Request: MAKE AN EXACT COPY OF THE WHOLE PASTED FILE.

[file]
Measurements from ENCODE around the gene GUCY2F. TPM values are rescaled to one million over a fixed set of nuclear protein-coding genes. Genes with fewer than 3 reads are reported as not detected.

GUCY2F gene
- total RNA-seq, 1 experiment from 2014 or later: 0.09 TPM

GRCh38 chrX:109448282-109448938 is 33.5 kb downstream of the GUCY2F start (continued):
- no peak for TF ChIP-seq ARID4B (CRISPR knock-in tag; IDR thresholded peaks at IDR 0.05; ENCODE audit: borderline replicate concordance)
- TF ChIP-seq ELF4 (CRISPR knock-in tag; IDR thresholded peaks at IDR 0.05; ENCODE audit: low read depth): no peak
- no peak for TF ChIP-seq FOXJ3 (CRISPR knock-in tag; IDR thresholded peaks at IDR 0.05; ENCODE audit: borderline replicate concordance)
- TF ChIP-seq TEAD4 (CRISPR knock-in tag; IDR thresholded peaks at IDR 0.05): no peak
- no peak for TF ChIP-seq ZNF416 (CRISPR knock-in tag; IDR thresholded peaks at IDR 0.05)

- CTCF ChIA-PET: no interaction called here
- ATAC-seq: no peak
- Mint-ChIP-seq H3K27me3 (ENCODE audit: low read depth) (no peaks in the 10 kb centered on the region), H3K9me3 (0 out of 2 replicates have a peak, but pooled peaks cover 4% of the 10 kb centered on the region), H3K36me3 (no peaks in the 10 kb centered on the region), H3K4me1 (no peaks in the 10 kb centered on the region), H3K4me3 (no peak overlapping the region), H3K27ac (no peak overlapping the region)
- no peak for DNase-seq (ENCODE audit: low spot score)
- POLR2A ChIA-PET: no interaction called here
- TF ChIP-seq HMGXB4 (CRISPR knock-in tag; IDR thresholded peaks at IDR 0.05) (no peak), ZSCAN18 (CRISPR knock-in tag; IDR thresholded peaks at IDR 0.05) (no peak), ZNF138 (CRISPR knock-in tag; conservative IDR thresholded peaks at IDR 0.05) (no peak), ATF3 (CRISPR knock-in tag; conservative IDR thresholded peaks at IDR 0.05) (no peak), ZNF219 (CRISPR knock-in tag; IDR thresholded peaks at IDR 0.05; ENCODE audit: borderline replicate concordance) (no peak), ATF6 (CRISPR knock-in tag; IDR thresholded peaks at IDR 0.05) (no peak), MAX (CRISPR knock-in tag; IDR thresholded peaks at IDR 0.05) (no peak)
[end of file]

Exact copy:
Measurements from ENCODE around the gene GUCY2F. TPM values are rescaled to one million over a fixed set of nuclear protein-coding genes. Genes with fewer than 3 reads are reported as not detected.

GUCY2F gene
- total RNA-seq, 1 experiment from 2014 or later: 0.09 TPM

GRCh38 chrX:109448282-109448938 is 33.5 kb downstream of the GUCY2F start (continued):
- no peak for TF ChIP-seq ARID4B (CRISPR knock-in tag; IDR thresholded peaks at IDR 0.05; ENCODE audit: borderline replicate concordance)
- TF ChIP-seq ELF4 (CRISPR knock-in tag; IDR thresholded peaks at IDR 0.05; ENCODE audit: low read depth): no peak
- no peak for TF ChIP-seq FOXJ3 (CRISPR knock-in tag; IDR thresholded peaks at IDR 0.05; ENCODE audit: borderline replicate concordance)
- TF ChIP-seq TEAD4 (CRISPR knock-in tag; IDR thresholded peaks at IDR 0.05): no peak
- no peak for TF ChIP-seq ZNF416 (CRISPR knock-in tag; IDR thresholded peaks at IDR 0.05)

- CTCF ChIA-PET: no interaction called here
- ATAC-seq: no peak
- Mint-ChIP-seq H3K27me3 (ENCODE audit: low read depth) (no peaks in the 10 kb centered on the region), H3K9me3 (0 out of 2 replicates have a peak, but pooled peaks cover 4% of the 10 kb centered on the region), H3K36me3 (no peaks in the 10 kb centered on the region), H3K4me1 (no peaks in the 10 kb centered on the region), H3K4me3 (no peak overlapping the region), H3K27ac (no peak overlapping the region)
- no peak for DNase-seq (ENCODE audit: low spot score)
- POLR2A ChIA-PET: no interaction called here
- TF ChIP-seq HMGXB4 (CRISPR knock-in tag; IDR thresholded peaks at IDR 0.05) (no peak), ZSCAN18 (CRISPR knock-in tag; IDR thresholded peaks at IDR 0.05) (no peak), ZNF138 (CRISPR knock-in tag; conservative IDR thresholded peaks at IDR 0.05) (no peak), ATF3 (CRISPR knock-in tag; conservative IDR thresholded peaks at IDR 0.05) (no peak), ZNF219 (CRISPR knock-in tag; IDR thresholded peaks at IDR 0.05; ENCODE audit: borderline replicate concordance) (no peak), ATF6 (CRISPR knock-in tag; IDR thresholded peaks at IDR 0.05) (no peak), MAX (CRISPR knock-in tag; IDR thresholded peaks at IDR 0.05) (no peak)